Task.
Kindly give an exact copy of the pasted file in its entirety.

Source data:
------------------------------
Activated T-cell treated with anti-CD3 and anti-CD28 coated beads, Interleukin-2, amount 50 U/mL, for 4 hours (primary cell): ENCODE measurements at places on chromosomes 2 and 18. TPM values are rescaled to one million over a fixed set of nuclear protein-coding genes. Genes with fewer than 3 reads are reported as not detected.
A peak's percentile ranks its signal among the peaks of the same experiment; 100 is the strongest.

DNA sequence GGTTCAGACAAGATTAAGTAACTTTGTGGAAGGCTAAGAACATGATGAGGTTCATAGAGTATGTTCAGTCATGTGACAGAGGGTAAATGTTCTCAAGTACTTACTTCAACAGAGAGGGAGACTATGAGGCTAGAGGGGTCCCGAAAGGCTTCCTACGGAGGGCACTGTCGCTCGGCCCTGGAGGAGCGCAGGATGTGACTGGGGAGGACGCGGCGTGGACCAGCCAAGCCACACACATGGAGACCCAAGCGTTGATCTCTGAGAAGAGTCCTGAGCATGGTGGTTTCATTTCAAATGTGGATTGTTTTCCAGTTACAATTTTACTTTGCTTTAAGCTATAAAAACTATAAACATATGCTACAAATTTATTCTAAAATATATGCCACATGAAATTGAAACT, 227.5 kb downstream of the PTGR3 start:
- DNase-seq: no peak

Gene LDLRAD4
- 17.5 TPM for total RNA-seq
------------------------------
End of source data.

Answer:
Activated T-cell treated with anti-CD3 and anti-CD28 coated beads, Interleukin-2, amount 50 U/mL, for 4 hours (primary cell): ENCODE measurements at places on chromosomes 2 and 18. TPM values are rescaled to one million over a fixed set of nuclear protein-coding genes. Genes with fewer than 3 reads are reported as not detected.
A peak's percentile ranks its signal among the peaks of the same experiment; 100 is the strongest.

DNA sequence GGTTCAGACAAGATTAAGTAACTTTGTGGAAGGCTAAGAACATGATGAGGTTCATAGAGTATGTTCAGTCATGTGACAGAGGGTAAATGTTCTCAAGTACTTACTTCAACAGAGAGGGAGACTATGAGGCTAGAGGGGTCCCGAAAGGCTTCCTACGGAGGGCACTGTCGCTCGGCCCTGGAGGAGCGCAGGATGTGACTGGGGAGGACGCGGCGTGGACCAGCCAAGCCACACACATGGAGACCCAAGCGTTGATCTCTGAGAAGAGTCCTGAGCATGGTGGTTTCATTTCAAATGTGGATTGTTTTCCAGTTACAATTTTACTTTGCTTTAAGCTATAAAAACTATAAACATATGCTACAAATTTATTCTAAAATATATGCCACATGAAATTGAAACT, 227.5 kb downstream of the PTGR3 start:
- DNase-seq: no peak

Gene LDLRAD4
- 17.5 TPM for total RNA-seq